I remember always being amazed at the night sky when I was a kid. I also remember pointing out the Orion constellation, and being so curious as to how it moved across the sky. My fascination for movement and the cosmos never wavered and always sits toward the front of my mind.
Third in a series, Orion continues the design language inherent in all my pieces but more so in this third cosmic installment. Different from the first two pieces (Particle1 and Event Horizon), Orion was not preconceived. The idea for it only came to me a few months before I got started. The previous two pieces took many months, even years of thinking and planning before I started to build them.
Some time ago, I spent a weekend in the studio with a local artist, Bill Hickman. He taught me a few things around the shop, and one of his lessons stuck. In our limited time together, I had made a small square frame-like sculpture with a collage of smaller boxes each with a different texture within. I remember Bill commenting, “Cool! Now go make 100 more like it and make a gate out of it”. This idea of repeating detailed elements was an eye opener. I took that idea and ran with it on Orion.
Unlike the other two pieces in the series, being a “star”, Orion wanted to be circular in nature. Made from six 2” poplar wood planks, the finished background is 48” in diameter and beveled to reveal the detailed perimeter. If you removed all the metal, you’d find that the wood is furniture finished on both sides. To funnel all the lighting wiring, and to provide the light a way to escape out of the backside, there is a small 6” hole in the center covered by a custom wire mesh door with a magnetic clasp. The main steel element, “the dome”, is constructed of 11 hoops that are welded to two crisscrossing inner convex beams. The nested round rod hoops (each hoop was custom made) create a wedding cake effect necessary to let the inner light shine through each layer. The dome was then covered with 559 nail “elements”, each containing 3 nails (a few have 4 or 5 when needed to complete the circle cleanly) and are welded at a precise angle for that layer. Each element was welded together, wire brushed, polished, and beveled before permanently being welded in place. This process was painstaking to say the least.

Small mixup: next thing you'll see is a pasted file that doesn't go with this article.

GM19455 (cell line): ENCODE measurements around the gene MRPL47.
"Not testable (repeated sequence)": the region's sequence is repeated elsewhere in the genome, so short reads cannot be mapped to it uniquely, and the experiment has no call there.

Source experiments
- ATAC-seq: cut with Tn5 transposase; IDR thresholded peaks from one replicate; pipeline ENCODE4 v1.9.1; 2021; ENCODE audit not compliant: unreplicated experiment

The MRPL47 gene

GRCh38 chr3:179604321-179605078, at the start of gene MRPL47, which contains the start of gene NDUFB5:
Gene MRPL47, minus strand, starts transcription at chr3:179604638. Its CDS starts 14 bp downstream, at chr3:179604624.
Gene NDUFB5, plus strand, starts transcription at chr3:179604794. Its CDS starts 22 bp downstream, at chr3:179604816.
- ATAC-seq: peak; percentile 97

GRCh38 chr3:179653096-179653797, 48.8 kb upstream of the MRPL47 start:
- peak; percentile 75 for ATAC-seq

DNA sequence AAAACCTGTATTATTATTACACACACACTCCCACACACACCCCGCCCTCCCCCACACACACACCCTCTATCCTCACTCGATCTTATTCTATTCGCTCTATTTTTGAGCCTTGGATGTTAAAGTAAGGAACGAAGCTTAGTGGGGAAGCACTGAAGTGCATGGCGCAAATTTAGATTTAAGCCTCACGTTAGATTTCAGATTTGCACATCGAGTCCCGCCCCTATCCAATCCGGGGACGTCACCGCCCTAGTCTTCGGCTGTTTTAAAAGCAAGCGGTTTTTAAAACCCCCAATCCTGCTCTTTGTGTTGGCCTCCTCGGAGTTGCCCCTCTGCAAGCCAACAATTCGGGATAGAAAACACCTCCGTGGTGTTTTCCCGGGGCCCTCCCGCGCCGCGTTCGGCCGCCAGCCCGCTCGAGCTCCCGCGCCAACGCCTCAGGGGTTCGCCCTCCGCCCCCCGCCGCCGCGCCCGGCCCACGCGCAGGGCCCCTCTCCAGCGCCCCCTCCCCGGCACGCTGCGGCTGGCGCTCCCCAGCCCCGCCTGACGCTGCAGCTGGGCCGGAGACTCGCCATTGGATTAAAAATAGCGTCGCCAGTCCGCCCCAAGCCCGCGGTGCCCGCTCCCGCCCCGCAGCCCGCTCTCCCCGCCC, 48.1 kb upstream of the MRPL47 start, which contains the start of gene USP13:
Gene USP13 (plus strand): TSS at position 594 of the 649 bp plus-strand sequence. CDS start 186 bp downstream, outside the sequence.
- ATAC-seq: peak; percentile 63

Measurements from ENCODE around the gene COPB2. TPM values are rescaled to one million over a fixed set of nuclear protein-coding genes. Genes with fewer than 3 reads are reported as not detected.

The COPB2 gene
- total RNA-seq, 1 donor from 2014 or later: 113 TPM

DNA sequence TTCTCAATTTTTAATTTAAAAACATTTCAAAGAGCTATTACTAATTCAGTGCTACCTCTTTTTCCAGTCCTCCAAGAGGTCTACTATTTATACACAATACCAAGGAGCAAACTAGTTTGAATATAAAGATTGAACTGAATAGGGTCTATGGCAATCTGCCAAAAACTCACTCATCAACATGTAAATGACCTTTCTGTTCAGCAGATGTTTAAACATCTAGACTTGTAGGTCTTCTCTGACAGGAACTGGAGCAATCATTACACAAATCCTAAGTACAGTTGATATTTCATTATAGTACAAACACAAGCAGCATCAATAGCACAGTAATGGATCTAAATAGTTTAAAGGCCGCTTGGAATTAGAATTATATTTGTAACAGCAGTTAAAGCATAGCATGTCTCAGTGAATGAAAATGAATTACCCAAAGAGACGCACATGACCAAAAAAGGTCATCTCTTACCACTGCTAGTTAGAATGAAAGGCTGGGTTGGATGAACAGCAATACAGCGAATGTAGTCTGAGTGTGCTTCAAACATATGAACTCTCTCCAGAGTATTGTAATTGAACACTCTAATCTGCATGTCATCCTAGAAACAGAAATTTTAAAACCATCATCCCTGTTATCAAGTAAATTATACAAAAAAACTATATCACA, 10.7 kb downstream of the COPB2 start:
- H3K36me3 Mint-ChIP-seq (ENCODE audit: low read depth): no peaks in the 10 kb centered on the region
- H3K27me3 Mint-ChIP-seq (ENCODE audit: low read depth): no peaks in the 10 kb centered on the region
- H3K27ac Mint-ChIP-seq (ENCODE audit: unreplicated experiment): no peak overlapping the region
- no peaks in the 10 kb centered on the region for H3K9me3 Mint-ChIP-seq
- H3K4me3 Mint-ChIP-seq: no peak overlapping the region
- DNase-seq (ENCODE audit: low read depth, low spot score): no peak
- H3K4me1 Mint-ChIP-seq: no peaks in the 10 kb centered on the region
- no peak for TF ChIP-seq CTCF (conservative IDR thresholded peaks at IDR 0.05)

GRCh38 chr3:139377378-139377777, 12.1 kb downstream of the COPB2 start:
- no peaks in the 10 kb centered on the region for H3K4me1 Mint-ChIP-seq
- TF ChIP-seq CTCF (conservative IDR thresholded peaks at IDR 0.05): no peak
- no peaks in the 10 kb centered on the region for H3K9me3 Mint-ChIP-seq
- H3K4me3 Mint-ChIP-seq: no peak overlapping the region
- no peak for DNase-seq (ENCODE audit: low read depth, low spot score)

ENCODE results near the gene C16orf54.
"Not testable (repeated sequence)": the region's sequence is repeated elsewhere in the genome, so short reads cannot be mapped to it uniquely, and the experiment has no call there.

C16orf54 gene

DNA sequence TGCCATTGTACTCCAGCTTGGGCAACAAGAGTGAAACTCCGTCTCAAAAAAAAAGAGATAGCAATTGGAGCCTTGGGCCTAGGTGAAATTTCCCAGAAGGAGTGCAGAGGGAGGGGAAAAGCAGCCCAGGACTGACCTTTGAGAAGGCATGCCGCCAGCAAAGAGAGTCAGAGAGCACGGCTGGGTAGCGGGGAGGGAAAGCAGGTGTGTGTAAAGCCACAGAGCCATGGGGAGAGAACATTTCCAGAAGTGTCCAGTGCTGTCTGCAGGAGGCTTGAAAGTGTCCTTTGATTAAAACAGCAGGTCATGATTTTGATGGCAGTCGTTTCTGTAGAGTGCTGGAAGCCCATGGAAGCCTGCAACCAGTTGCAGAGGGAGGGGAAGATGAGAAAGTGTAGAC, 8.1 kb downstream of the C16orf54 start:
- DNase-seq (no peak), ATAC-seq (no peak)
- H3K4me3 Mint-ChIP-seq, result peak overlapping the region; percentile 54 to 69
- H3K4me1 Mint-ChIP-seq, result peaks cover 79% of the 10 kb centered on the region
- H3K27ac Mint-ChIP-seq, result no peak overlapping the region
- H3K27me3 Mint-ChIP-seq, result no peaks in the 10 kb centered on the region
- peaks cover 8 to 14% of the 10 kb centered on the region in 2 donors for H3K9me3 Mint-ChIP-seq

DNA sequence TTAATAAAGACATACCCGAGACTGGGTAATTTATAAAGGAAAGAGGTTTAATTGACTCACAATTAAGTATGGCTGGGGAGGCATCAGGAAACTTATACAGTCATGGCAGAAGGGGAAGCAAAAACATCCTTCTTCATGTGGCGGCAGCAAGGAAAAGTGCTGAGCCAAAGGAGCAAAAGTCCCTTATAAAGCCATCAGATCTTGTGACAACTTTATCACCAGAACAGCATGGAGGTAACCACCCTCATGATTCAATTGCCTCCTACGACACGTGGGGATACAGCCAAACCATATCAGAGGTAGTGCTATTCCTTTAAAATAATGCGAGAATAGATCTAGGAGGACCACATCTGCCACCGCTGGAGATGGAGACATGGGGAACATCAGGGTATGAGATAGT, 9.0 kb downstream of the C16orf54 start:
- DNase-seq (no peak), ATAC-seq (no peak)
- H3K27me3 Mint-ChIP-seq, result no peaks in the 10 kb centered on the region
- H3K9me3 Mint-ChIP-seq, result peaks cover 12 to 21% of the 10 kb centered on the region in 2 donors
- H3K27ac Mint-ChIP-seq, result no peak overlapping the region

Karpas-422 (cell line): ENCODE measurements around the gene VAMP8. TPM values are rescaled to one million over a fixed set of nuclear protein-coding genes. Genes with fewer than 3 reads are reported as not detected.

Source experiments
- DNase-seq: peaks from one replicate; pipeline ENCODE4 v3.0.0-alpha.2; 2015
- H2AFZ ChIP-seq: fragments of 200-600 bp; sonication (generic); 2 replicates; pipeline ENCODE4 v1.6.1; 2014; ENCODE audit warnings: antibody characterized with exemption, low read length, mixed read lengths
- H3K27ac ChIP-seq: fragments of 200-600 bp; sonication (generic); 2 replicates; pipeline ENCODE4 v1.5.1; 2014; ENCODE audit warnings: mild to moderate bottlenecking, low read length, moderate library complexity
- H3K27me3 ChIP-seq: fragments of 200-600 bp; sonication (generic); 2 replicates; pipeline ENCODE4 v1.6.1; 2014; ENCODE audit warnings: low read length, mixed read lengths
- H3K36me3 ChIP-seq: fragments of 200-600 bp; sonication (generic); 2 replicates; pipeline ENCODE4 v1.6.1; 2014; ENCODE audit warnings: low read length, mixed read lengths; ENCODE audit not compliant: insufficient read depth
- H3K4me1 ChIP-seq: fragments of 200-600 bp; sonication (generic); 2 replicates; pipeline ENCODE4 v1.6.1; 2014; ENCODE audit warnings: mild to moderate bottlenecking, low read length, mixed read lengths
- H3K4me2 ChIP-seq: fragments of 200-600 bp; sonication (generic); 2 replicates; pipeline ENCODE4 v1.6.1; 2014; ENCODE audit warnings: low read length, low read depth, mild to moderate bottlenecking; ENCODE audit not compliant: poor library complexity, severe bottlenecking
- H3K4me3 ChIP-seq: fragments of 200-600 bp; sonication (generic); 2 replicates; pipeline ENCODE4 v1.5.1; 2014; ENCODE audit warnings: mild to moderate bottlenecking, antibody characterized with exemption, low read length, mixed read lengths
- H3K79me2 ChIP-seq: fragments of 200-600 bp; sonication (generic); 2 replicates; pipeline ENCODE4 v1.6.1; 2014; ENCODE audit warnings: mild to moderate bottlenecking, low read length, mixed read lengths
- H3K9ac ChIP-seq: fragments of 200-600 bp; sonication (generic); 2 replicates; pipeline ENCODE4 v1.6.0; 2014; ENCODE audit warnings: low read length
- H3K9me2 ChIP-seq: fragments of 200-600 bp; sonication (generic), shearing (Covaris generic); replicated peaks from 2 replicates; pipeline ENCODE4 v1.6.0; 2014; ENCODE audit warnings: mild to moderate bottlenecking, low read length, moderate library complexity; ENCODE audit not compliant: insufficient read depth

Underneath the outer dome, with less than a ¼ inch clearance, is another metal structure for all the lighting elements. This part was similar in design to the outer dome, but by using flat strips of metal (instead of round) I created a surface to mount the LEDS strips. To enhance the overall “star” effect of the lights, I installed over 1000 ½ inch square mirrors on the backside of each hoop which reflect the light from the outer hoop above.
The center piece was the biggest challenge to work out and took me a couple months to configure correctly to get the look I was going for….an eye, that represents the nucleus on this star. The outcome is hypnotizing.
This piece pushed me forward in every way. And, when I say that blood, sweat and tears are part of its construction, I am not exaggerating. Deep into construction, one of my best friends passed away. I used my art as a way to deal with the grief and in doing so sealed in many tears behind the clearcoat. I overcame many build challenges along the way as well, but I have learned over years to just lean in….as I now know these challenges are just opportunities to be creative. On the way, my ability to visualize and create and the same time blossomed to the point that 90% of this piece was done in my head, where the two previous pieces were carefully sketched out along the way.
Like the other two pieces in the series, Orion can be enjoyed in natural light, or as a self-lit piece. Either way, the experience hopes to touch people deeply, cosmically. The finished piece precisely mimics my vision, and I couldn’t be more thrilled with the outcome. I hope you enjoy it.
Special thanks to Aaron K. Price Photography for these amazing pics.
In addition to the featured gallery pics above, I encourage you to review the Step-by-Step Project Pics to see the many stages this project entailed.